Admittedly, the stories surrounding Perlmutter’s micromanaging is shrouded in a bit of rumor-mill reports. Almost no one will go on the record and say that Perlmutter is the reason for the “years of frustration” that seemingly lead to Perlmutter being removed from creative input into the cinematic universe, but when several powerhouse directors (like Whedon, Jon Favreau, Patty Jenkins, Kenneth Branagh, John Johnson) leave swiftly after a short time, and when Edgar Wright apparently wrote the best Ant-Man script ever and then left, it’s hard not to believe the rumors.
Avengers: Age Of Perlmutter
As for the rumors themselves, the issues with Joss Whedon leaving the Avengers franchise after Age of Ultron seems to be the best example of where reading between the lines yields the thinking that Perlmutter himself is Ultron in the face of Marvel’s creative Avengers.
Whedon’s official reason for leaving the Marvel Cinematic Universe was explained as tiredness from the workload that involved consulting on almost every future film while spearheading the Avengers:
“But, I sort of had my finger in all of the films in the second phase, but then I just had to concentrate only on 'Ultron,' and sort of know when it was done I was just going to stop. So I made a completely clean break — not because we had a falling out — just because I was like, ‘I can’t…’ If I was still there going, ‘Well, here are my thoughts on this film,’ I’d be there every day."
If you read between the lines however, Whedon’s tiredness likely has to do with the fact that despite seemingly having boundless creative control, he was also at the mercy of Marvel’s executive team (which included Perlmutter) and Perlmutter’s rumored penny pinching. As reviews came out for Age of Ultron, many found the cave scene involving #Thor to be obvious pandering and setup for the next film in the franchise. When asked about it, Whedon lamented that he had basically no choice but to include the scene if he wanted to keep any of his personal darlings from the farm sequence:
"The dreams were not an executive favorite either — the dreams, the farmhouse, these were things I fought to keep … With the cave, it really turned into: they pointed a gun at the farm’s head and said, ‘Give us the cave, or we’ll take out the farm,’ — in a civilized way. I respect these guys, they’re artists, but that’s when it got really, really unpleasant."
Perlmutter’s penny pinching and its possible effects mostly have to do with guesswork based on rumors. Nevertheless, if one had to argue for something as minute as extra funds for craft services, filming Age of Ultron was likely even tougher for Whedon.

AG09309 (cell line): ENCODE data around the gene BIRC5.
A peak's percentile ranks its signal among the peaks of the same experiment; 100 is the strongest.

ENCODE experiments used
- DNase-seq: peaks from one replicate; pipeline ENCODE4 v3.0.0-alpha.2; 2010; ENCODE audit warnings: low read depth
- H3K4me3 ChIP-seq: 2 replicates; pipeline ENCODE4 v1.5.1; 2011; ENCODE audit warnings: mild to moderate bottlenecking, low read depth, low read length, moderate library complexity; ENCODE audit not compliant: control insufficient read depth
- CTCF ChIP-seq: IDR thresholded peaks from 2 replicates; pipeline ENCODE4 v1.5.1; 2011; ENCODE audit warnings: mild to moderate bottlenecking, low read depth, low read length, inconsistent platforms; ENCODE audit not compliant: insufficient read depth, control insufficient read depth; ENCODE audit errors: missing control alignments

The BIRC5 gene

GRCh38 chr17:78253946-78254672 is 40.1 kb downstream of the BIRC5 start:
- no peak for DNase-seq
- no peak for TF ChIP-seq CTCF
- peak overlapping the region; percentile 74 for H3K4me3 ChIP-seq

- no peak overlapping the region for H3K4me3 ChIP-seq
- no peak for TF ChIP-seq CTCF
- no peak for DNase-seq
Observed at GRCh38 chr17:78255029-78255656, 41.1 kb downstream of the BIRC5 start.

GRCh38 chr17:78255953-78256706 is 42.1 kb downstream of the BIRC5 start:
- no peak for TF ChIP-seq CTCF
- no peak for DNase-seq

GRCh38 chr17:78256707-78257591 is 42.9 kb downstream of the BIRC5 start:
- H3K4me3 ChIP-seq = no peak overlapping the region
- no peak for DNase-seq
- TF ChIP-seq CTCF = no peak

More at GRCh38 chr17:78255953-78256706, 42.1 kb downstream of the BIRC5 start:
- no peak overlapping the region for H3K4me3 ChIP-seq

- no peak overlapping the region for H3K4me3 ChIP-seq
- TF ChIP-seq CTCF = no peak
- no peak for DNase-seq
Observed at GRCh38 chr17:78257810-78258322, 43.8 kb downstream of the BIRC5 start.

An example of Perlmutter’s initial stinginess with Marvel begins with the company move to #Disney. According to sources at the Hollywood Reporter, Perlmutter refused to update the furniture of the Marvel offices when they moved into Disney’s lot in Burbank, California because “he did not want to change the culture.”
Additional rumors include Perlmutter’s insistence on using the same pencil even if there’s only two inches left on it, complaining that journalists were allowed two sodas instead of one at a press conference, and that the best way to gain favor under Perlmutter is inform him that someone spent too much money on something. Even on a film like The Avengers, where you can argue for all of the best/most expensive equipment, it’s probably not a fun time arguing with a man who doesn’t want journalists to drink two sodas at a press event because it costs too much.
In fact, this micromanaging of funds reportedly even led to Disney running out of food at a media event for The Avengers. Some might argue that Perlmutter is perhaps reeling from Perelman’s presumed running of Marvel into the ground with overspending, but now that Marvel is largely in a place of safety, it seems like the company is overdue for some flexibility with investment.
Perlmutter Penny Pinches The Talent
While the micromanaging of finances seems mostly aggravating, it was the rumors about his feelings toward black actors Terrance Howard and Don Cheadle that began to make Perlmutter seem more worrisome. According to the Financial Times, Perlmutter allegedly argued to hire (the then cheaper to cast) Don Cheadle in Iron Man 2 to cut costs. When executives expressed concerns over the change in casting, Perlmutter allegedly stated that no one would notice because they’re both black. In the wake of Perlmutter’s comments, Disney pointed to Marvel’s new diverse comic book characters, seemingly attempting to absolve the company of accusations about lack of diversity.